1952 Yorkshire Woman’s Bread Recipe

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There’s nothing better than a Yorkshire accent. There’s something about it that makes you smile. Especially when you meet people who don’t understand a word you say. The dialect changes as you drive a few miles down the road and that’s something we love.

Whether it is east, west, north or south, there is a change of accent that makes it pleasing to the ears. And this video that emerged of a 70-year-old woman in 1952 giving instructions on how to bake bread is one of the best things — and made our week.

Ms Hesselden, from the town of Pateley Bridge, which is now North Yorkshire, but historically West Riding, took part in the Orton Dialect survey. The Yorkshire woman born in 1882 shows just how strong an accent can be.

Read more: Elevate your Sunday roast with this simple Yorkshire pudding recipe

Watch the video of Ms. Hesselden giving instructions on how to make bread below:

The survey of Orton’s dialect was undertaken between 1950 and 1961 under the direction of Professor Harold Orton of the Department of English at the University of Leeds. The aim was to capture the full range of discourse in England and Wales before local differences disappeared.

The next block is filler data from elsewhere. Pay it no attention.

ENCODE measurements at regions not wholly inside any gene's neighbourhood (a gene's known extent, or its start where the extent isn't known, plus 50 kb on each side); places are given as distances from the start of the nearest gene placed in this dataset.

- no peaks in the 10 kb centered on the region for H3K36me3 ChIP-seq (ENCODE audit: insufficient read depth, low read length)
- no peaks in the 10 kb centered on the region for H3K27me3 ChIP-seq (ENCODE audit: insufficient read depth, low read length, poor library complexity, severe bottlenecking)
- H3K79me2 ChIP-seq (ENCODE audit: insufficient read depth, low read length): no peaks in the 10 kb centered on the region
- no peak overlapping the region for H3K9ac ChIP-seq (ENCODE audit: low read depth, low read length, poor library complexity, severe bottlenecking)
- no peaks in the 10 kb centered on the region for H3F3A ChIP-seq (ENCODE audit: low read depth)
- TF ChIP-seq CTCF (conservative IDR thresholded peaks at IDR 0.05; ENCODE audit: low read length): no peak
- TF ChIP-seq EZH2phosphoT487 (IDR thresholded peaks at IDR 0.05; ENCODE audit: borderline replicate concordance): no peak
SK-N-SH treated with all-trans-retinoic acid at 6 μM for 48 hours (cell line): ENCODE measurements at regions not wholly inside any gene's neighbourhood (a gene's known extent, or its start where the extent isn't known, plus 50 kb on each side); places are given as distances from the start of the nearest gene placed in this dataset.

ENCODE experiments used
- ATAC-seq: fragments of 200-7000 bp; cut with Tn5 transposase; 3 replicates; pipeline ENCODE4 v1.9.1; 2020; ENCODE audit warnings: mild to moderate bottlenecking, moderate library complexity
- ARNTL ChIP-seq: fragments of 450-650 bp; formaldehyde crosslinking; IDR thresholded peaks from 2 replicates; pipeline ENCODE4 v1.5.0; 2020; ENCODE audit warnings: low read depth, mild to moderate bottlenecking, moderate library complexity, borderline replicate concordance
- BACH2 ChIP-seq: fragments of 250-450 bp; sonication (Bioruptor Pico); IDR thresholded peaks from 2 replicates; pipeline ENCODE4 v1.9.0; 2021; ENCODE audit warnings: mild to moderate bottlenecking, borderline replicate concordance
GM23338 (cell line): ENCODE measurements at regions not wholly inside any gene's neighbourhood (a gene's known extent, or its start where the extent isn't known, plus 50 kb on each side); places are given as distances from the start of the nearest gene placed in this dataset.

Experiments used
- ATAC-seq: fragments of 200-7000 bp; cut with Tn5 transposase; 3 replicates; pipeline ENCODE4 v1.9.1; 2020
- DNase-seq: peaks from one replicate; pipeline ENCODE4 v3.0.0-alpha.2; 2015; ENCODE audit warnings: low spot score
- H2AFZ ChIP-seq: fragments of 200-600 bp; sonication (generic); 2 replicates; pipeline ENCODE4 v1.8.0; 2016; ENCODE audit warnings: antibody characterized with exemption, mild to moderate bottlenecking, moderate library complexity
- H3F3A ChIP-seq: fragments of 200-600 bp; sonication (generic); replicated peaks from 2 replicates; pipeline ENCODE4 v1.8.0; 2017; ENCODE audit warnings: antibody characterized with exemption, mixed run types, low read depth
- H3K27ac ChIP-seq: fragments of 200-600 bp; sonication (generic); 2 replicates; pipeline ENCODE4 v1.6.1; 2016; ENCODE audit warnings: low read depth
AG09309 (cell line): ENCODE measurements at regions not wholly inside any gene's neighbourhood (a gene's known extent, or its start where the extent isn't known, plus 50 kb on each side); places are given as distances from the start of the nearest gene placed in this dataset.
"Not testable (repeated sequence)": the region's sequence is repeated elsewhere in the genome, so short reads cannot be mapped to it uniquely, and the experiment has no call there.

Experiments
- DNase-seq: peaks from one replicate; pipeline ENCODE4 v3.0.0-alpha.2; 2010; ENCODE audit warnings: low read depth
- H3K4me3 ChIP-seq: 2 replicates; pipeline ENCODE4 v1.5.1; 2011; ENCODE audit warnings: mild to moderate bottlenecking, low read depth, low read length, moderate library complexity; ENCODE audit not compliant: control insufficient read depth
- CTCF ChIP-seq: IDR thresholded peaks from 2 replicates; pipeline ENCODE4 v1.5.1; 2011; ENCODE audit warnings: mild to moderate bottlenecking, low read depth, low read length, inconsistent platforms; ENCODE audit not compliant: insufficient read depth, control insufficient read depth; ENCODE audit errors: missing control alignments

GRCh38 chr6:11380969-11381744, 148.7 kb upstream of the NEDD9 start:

Some of the most Notable word choice as Mrs. Hesselden uses in its instructions are Georgia instead of leaving know Instead of that, nil for nothing and small for little and much more.

Check out the list of different word changes below:

  • go = go
  • front = front
  • arrive = maybe maybe
  • sae = so
  • small = small
  • weight = fabric
  • before = before
  • more = also
  • ya = one
  • the other = the other
  • hot = heat
  • kizzen = to dry/burn (food)
  • nothing = nothing
  • nobbut = only
  • bide = to rest, to leave

Read more: 9 amazing traditional Yorkshire foods you have to try

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